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Article

Falsettos: EW stage review

Posted on

Falsettos

type:
Stage
Current Status:
In Season
run date:
10/27/16
director:
James Lapine
author:
William Finn, James Lapine
genre:
musical, Revival

We gave it a B+

At Simon McBurney’s The Encounter, when theatergoers take their seats, they’re greeted by a pair of headphones, a necessity for experiencing the show. The powers-that-be behind Falsettos would do well to employ a similar tactic…with tissues. Because trust me: You don’t want to walk into the Walter Kerr Theatre without a pocketful of Puffs.

William Finn and James Lapine’s 1992 modern-family musical — a double bill of the one-acts March of the Falsettos and Falsettoland, originally presented Off Broadway in 1981 and 1990, respectively — starts innocently enough in 1979, with the disarmingly funny “Four Jews in a Room Bitching.” The song introduces us to our antihero Marvin (two-time Tony winner Christian Borle) and everyone in his orbit: his ex-wife, Trina (Stephanie J. Block, a vision in polyester); their 12-year-old son, Jason (Anthony Rosenthal); his lover, Whizzer (The Book of Mormon’s Andrew Rannells, his usual spark dampened); and his psychiatrist, Mendel (An American in Paris’ Brandon Uranowitz).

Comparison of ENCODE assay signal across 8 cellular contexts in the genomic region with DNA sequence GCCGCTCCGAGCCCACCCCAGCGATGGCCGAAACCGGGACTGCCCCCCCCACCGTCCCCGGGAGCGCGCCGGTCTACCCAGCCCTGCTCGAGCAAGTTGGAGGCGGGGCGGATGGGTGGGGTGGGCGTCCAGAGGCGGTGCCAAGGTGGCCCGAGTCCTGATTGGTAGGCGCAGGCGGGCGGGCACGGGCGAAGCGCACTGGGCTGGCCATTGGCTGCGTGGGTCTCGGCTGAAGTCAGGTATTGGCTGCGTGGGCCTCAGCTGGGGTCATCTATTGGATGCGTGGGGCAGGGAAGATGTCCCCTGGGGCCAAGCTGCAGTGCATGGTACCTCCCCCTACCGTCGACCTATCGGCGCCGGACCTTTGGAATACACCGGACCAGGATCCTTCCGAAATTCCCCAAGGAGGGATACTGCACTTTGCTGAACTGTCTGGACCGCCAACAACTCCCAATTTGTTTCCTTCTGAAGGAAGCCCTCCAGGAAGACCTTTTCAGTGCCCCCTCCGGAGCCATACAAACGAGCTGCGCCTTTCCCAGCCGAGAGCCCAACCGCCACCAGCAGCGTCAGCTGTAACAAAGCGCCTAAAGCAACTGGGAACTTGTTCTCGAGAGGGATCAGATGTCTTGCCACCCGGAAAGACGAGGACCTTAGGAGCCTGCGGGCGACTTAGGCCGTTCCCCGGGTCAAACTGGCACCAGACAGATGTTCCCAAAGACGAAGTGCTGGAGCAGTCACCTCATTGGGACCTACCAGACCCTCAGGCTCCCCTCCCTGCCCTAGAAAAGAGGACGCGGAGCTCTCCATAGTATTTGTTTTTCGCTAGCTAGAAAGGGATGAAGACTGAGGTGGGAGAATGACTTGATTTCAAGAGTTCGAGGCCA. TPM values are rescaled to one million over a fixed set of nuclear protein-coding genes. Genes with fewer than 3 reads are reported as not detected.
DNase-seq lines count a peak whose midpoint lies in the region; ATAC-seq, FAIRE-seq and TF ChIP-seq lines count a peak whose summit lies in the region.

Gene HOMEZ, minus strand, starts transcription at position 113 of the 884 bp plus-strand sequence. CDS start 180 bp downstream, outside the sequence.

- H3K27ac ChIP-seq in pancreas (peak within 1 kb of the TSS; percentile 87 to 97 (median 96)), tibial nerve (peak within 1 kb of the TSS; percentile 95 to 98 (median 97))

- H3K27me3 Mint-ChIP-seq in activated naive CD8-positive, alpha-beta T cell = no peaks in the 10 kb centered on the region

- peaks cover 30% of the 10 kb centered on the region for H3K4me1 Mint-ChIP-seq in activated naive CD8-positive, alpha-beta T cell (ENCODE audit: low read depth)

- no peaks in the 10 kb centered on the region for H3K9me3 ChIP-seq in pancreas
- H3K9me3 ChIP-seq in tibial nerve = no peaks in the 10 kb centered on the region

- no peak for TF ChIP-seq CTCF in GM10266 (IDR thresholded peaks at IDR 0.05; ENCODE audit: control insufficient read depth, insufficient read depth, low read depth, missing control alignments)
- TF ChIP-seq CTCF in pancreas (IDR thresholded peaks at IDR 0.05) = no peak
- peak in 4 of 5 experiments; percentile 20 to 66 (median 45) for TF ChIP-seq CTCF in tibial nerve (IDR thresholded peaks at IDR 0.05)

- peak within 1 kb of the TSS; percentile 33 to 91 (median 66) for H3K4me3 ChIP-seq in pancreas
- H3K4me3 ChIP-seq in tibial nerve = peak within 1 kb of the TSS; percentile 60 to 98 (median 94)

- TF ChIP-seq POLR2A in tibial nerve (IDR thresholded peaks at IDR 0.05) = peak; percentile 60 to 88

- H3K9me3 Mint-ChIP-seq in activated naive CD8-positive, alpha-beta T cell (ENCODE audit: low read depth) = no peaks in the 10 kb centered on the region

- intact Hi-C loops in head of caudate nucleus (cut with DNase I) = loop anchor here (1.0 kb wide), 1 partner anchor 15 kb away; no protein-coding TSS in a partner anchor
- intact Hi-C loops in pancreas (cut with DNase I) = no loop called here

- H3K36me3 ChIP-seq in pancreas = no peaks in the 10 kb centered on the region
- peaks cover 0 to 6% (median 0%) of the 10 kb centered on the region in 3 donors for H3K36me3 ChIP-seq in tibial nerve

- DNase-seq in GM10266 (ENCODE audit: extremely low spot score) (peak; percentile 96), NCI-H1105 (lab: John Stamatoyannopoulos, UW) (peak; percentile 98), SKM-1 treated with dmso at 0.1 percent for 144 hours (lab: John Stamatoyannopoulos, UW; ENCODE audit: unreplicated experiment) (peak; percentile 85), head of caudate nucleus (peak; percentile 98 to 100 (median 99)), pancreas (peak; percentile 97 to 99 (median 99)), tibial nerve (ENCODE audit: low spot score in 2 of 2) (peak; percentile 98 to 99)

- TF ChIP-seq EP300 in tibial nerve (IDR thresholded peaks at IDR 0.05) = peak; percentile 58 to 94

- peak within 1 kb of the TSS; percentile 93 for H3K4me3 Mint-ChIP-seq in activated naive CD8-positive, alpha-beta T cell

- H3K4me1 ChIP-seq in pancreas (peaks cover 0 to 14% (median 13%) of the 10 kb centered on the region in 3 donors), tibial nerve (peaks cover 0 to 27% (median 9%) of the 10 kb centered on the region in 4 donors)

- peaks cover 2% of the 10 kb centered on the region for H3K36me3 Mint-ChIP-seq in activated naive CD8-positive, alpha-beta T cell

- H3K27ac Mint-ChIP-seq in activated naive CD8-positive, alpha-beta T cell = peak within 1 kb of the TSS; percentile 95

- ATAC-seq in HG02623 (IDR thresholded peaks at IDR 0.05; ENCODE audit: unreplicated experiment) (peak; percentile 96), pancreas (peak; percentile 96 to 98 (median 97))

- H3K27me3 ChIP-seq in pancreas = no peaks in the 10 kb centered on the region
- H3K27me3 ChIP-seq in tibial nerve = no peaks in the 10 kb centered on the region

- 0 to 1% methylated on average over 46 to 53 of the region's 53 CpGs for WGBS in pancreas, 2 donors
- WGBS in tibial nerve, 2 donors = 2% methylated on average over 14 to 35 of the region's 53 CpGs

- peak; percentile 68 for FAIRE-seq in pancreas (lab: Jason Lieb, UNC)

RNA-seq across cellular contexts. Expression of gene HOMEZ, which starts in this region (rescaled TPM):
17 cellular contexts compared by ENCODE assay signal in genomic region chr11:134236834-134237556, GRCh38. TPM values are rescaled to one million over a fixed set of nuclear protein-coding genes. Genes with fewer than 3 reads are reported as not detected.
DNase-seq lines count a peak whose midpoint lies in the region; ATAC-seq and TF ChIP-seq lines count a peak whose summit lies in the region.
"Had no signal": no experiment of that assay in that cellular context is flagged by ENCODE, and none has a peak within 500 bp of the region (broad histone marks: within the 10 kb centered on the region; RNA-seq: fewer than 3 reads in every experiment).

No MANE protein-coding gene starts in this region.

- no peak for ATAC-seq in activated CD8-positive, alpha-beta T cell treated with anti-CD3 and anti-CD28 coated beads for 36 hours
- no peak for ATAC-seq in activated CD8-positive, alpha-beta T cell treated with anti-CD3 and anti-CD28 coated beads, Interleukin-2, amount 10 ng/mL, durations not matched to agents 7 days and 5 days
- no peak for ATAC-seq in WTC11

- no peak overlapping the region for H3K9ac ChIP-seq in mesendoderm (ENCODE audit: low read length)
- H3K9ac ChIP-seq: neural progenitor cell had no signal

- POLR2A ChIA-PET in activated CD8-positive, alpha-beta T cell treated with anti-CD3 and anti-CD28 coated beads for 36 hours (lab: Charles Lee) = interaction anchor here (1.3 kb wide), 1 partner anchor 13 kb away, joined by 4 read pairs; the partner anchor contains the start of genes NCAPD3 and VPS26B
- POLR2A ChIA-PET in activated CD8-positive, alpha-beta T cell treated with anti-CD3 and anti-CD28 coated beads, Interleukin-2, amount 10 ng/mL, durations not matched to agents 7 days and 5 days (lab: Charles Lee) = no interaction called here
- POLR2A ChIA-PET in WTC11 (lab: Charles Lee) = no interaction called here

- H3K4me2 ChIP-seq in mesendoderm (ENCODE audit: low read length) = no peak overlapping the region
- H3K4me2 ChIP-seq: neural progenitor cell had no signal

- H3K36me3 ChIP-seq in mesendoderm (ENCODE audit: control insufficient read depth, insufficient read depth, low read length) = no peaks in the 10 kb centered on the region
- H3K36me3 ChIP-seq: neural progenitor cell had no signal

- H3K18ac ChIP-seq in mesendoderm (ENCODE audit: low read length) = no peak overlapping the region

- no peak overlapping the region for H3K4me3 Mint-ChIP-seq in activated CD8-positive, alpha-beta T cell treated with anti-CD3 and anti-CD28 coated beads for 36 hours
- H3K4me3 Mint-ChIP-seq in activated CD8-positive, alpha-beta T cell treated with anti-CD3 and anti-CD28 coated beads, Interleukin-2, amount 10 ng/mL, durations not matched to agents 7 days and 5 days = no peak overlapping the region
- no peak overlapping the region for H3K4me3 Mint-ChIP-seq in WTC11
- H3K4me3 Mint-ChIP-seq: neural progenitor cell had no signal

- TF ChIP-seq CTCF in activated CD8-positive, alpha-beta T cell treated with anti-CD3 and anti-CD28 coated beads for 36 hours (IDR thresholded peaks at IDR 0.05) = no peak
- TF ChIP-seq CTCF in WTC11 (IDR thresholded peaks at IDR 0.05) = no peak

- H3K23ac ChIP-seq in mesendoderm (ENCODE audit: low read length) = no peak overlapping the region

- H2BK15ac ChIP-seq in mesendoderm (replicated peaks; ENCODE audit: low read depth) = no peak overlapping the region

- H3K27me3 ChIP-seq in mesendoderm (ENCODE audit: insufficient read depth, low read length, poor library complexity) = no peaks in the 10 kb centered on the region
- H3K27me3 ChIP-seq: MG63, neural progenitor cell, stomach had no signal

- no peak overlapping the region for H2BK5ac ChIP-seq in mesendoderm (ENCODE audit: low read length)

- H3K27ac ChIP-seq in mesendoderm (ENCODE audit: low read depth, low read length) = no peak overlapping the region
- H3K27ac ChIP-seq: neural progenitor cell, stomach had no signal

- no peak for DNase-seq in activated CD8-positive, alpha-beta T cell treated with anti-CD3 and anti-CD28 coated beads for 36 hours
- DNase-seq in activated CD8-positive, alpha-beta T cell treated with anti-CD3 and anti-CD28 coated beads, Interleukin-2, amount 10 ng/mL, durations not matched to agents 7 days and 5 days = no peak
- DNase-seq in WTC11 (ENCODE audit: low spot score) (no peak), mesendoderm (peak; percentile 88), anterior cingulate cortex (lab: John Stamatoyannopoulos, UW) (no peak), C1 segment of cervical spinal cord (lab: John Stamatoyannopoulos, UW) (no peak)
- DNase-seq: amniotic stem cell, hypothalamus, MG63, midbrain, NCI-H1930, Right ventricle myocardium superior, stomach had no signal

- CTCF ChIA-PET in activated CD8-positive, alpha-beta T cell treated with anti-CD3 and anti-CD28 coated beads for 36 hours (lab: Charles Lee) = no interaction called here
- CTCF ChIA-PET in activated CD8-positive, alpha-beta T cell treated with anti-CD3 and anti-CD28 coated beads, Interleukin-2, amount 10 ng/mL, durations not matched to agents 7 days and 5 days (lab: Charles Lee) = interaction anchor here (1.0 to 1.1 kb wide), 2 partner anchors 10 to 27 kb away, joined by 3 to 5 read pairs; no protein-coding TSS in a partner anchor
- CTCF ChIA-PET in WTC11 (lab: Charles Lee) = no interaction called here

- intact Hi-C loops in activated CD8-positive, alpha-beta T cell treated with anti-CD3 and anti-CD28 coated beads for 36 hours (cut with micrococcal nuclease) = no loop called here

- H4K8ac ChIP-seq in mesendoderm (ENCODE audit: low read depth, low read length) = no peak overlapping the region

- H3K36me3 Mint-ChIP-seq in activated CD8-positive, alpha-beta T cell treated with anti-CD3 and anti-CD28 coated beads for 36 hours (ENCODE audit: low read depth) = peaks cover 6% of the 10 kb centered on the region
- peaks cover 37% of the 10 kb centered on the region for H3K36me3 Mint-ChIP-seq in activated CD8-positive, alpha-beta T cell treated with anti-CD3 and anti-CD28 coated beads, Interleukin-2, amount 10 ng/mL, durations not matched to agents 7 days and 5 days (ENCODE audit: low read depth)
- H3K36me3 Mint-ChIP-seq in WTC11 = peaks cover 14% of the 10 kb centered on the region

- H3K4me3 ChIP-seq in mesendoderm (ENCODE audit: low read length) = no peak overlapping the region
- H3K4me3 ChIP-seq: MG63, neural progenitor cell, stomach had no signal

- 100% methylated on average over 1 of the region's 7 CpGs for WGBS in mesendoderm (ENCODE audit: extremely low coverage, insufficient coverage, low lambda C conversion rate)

There’s no shortage of laughs, from tuneful one-liners (Jason: “My father’s a homo, my mother’s not thrilled at all”) to entire numbers (a knife-wielding Trina cracks up with a cutting board in “I’m Breaking Down”). And act two’s “The Baseball Game” — “We’re watching Jewish boys who cannot play baseball play baseball,” the company sings as Jason haplessly swings — is a work of lyrical comic genius. Bonus points for the Sandy Koufax and Hank Greenberg references.

But amid all the laughter, there will be tears. I defy you not to get misty in Mendel’s “A Marriage Proposal” to Trina. (Uranowitz’s performance is so wholly endearing, in fact, that we completely forget Mendel is a shrink putting the moves on a patient — the ex-wife of another patient. Bad doctor!) Or during Marvin and Jason’s act-one-ending “Father to Son,” when Marvin finally manages to show some concern for someone other than himself. And it’s nice to see Borle — famous for his so-over-the-top-you-couldn’t-see-the-top turns in Peter and the Starcatcher and Something Rotten! — finally playing a flesh-and-blood human being, even if he lacks Marvin’s necessary menace.

Act two, set three years later, is a veritable flood of tears: starting with the misty “What More Can I Say?,” Marvin’s love song to a sleeping Whizzer, and the weepy “Unlikely Lovers,” a ballad for the men with Dr. Charlotte (Tracie Thoms) and Cordelia (Betsy Wolfe), “the lesbians from next door.” Eyes will really well up with Dr. Charlotte’s news that “Something bad is happening” (the word AIDS is never spoken; it’s simply “Something that kills/Something infectious/Something that spreads from one man to another”); then the waterworks go back to a respectable eye-dabbing level with “Jason’s Bar Mitzvah”; and move into audible sob territory with Marvin and Whizzer’s “What Would I Do?”

Curse you, William Finn, for writing these heart-wrenching songs. And curse me for forgetting the Kleenex. B+

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